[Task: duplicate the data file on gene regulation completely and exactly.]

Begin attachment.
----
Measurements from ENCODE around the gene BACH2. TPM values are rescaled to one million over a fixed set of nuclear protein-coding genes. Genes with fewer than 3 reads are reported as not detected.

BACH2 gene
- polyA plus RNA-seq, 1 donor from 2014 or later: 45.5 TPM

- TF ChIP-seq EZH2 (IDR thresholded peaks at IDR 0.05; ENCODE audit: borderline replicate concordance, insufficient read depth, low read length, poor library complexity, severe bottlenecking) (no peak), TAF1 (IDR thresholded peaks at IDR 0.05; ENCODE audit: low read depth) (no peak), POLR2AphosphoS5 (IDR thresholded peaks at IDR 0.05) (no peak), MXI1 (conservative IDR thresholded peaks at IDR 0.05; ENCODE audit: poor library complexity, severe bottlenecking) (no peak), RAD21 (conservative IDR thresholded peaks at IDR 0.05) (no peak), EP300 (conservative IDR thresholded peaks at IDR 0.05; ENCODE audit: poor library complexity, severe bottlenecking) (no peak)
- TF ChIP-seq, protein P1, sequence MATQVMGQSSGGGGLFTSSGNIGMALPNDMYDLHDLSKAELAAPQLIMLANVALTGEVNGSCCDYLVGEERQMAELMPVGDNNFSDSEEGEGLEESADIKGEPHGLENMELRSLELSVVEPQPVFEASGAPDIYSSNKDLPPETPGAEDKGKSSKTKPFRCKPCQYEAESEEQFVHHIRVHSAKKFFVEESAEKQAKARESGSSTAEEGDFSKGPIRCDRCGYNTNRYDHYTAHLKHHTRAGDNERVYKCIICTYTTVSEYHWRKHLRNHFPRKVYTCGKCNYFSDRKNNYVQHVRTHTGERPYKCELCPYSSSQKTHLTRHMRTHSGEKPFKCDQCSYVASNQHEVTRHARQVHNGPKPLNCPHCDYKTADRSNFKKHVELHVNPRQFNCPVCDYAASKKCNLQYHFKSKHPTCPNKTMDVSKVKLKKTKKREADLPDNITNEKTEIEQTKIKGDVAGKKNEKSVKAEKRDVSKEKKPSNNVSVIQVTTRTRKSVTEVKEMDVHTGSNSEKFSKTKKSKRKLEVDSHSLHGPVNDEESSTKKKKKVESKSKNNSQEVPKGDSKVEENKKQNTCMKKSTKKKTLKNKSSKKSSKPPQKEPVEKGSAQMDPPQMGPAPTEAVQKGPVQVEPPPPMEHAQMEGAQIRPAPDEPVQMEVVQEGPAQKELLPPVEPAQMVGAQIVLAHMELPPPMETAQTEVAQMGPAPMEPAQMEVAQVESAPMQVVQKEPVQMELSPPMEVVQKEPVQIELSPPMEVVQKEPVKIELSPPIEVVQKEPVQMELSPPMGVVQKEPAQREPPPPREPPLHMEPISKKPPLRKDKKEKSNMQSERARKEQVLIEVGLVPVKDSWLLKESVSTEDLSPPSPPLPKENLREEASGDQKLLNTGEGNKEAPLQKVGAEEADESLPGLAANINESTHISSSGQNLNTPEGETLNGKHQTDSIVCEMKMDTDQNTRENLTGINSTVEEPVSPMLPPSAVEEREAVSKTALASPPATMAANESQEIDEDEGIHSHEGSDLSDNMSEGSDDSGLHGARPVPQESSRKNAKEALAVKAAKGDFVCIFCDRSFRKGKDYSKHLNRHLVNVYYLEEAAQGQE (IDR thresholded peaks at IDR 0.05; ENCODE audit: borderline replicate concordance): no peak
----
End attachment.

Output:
Measurements from ENCODE around the gene BACH2. TPM values are rescaled to one million over a fixed set of nuclear protein-coding genes. Genes with fewer than 3 reads are reported as not detected.

BACH2 gene
- polyA plus RNA-seq, 1 donor from 2014 or later: 45.5 TPM

- TF ChIP-seq EZH2 (IDR thresholded peaks at IDR 0.05; ENCODE audit: borderline replicate concordance, insufficient read depth, low read length, poor library complexity, severe bottlenecking) (no peak), TAF1 (IDR thresholded peaks at IDR 0.05; ENCODE audit: low read depth) (no peak), POLR2AphosphoS5 (IDR thresholded peaks at IDR 0.05) (no peak), MXI1 (conservative IDR thresholded peaks at IDR 0.05; ENCODE audit: poor library complexity, severe bottlenecking) (no peak), RAD21 (conservative IDR thresholded peaks at IDR 0.05) (no peak), EP300 (conservative IDR thresholded peaks at IDR 0.05; ENCODE audit: poor library complexity, severe bottlenecking) (no peak)
- TF ChIP-seq, protein P1, sequence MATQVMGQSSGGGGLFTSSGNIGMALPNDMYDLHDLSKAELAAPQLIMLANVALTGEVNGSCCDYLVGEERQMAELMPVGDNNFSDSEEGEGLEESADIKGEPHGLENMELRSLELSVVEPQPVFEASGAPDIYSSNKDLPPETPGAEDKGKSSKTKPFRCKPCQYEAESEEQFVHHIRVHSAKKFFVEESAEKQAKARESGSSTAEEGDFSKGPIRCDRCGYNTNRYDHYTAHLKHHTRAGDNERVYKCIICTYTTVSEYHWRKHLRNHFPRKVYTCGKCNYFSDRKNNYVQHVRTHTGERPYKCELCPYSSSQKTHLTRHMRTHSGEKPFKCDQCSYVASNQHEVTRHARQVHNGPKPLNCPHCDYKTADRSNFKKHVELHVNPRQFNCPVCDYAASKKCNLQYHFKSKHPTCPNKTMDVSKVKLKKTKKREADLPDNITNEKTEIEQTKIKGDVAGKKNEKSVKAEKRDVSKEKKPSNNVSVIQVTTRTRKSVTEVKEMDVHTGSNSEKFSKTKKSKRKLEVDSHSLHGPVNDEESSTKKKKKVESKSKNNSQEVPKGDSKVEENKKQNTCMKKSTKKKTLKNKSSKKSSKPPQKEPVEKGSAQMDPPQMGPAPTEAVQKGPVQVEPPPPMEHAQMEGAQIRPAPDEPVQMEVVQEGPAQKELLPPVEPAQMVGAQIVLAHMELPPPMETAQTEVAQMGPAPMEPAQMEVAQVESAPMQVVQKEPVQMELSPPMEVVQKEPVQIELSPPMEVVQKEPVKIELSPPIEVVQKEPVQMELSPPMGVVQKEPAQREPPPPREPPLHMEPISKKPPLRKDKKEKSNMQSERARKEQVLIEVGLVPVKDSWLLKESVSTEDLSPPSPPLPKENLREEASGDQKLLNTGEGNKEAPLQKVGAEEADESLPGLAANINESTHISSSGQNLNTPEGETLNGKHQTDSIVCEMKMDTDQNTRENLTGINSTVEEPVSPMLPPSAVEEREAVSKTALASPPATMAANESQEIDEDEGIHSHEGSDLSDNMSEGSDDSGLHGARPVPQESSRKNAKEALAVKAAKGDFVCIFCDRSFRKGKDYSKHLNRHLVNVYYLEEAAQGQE (IDR thresholded peaks at IDR 0.05; ENCODE audit: borderline replicate concordance): no peak